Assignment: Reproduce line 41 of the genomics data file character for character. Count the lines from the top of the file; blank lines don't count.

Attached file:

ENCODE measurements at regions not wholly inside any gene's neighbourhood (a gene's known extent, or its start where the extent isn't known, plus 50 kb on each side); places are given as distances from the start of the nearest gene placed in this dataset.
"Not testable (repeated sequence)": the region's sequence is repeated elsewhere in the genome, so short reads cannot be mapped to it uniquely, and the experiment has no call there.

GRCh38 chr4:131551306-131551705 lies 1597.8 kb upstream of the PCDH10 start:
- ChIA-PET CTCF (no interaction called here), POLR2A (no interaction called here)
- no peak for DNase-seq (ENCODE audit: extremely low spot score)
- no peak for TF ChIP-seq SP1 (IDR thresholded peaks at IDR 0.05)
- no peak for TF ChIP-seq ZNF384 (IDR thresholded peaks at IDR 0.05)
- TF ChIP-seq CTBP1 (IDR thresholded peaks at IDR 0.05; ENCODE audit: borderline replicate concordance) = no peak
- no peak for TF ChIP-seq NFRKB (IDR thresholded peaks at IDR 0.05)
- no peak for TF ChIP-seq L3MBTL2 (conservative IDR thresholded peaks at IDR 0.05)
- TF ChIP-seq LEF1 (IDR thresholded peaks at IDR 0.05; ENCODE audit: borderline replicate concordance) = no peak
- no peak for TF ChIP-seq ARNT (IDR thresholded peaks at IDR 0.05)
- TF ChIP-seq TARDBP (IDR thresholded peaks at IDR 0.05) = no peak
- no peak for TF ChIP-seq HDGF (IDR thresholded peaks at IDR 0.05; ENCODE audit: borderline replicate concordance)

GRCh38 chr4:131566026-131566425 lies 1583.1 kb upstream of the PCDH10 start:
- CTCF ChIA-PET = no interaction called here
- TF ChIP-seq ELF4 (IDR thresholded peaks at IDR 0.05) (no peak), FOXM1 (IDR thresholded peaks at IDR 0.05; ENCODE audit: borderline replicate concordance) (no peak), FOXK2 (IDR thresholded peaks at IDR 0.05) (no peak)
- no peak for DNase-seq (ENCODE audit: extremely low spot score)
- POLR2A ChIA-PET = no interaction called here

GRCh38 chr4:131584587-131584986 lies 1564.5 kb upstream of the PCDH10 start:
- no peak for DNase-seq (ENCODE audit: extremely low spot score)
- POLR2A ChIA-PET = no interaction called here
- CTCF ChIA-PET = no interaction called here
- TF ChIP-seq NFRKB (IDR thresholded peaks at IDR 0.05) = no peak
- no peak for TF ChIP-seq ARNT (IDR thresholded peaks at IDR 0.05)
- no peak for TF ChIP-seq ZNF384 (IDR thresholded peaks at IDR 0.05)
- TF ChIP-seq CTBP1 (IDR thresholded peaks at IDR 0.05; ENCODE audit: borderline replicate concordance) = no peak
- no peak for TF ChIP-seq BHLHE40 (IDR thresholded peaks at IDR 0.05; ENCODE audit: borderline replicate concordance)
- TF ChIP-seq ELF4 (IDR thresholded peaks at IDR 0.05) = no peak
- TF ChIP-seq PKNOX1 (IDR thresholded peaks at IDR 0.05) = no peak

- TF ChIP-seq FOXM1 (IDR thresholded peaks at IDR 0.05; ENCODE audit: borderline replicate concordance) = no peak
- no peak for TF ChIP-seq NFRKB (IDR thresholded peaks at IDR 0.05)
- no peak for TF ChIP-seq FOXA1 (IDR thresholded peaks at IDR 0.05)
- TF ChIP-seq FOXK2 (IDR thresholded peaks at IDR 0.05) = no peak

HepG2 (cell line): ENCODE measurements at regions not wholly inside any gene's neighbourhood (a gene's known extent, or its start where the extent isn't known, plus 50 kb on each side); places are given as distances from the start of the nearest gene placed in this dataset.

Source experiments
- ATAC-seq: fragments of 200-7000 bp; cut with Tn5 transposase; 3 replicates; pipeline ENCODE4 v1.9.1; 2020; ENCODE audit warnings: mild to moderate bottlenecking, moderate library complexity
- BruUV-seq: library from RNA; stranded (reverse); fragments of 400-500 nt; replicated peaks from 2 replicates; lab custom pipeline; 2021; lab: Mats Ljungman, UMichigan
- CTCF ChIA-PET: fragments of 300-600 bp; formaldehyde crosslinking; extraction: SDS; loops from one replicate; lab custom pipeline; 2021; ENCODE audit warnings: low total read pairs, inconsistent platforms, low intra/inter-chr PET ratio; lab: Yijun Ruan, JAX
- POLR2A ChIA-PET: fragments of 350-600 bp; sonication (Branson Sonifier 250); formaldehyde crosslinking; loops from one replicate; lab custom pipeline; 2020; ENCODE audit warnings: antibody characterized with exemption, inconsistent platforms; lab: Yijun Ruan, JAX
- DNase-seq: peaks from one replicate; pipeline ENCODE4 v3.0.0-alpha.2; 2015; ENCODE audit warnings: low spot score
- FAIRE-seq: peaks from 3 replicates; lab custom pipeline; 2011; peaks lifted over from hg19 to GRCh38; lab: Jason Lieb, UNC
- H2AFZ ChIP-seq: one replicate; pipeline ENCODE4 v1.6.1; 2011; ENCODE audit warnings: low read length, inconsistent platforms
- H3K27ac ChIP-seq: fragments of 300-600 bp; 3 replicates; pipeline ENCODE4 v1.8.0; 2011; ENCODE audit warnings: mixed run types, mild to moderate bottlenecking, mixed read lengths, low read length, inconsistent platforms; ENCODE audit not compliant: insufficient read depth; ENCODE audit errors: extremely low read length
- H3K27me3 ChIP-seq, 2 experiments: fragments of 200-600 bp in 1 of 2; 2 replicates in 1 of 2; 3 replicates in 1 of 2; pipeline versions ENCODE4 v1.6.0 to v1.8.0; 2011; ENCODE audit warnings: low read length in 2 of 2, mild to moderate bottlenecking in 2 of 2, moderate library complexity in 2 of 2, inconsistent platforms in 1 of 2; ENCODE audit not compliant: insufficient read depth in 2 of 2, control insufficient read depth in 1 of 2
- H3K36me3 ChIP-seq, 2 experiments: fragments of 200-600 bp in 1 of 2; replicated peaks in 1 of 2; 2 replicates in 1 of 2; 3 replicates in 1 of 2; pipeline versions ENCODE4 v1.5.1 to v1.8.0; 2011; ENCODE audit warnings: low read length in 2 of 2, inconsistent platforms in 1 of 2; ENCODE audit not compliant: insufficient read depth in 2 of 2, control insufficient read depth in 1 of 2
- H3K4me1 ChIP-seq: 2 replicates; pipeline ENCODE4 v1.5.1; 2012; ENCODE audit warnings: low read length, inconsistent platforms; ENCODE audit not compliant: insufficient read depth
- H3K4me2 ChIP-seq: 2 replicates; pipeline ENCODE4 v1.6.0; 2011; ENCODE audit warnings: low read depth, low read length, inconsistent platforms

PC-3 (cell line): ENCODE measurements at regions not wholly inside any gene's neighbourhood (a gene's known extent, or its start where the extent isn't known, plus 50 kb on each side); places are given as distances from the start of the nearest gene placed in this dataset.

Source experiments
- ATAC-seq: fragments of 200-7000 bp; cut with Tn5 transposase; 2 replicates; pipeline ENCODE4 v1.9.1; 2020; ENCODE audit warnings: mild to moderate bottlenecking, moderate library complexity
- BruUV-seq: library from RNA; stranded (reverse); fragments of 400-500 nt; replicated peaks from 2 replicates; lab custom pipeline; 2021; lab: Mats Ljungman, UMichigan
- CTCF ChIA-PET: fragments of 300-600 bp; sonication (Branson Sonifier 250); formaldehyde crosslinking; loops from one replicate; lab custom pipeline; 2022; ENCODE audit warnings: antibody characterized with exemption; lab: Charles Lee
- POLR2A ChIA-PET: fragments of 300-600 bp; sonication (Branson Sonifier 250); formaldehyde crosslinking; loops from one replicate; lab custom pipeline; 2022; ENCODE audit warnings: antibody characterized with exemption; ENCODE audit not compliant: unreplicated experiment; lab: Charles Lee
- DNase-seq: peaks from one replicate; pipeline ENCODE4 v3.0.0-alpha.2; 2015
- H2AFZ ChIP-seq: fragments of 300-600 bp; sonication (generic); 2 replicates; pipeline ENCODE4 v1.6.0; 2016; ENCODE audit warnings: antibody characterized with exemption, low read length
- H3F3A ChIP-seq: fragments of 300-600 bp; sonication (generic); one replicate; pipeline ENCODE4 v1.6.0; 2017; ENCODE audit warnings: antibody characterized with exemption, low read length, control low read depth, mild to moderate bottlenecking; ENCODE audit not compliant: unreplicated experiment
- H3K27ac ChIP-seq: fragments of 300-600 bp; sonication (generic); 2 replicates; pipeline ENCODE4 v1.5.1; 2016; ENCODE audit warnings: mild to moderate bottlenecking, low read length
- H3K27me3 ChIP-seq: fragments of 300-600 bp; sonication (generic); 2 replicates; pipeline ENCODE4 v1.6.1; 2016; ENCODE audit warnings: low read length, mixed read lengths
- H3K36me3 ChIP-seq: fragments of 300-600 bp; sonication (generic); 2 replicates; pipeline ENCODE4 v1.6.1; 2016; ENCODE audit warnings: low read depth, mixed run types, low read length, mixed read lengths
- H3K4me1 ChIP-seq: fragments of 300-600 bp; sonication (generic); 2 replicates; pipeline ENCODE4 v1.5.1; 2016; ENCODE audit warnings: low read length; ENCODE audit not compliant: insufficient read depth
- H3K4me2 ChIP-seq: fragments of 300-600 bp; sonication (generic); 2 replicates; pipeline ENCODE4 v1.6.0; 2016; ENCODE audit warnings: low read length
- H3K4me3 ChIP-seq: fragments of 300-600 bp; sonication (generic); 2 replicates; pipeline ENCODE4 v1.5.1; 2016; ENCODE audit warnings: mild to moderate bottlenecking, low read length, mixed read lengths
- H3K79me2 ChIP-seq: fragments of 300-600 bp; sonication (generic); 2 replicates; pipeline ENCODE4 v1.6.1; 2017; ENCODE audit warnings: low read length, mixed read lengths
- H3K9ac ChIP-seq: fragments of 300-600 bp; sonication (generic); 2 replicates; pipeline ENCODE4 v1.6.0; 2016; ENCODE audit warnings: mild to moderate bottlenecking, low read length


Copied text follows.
- DNase-seq: peaks from one replicate; pipeline ENCODE4 v3.0.0-alpha.2; 2015; ENCODE audit warnings: low spot score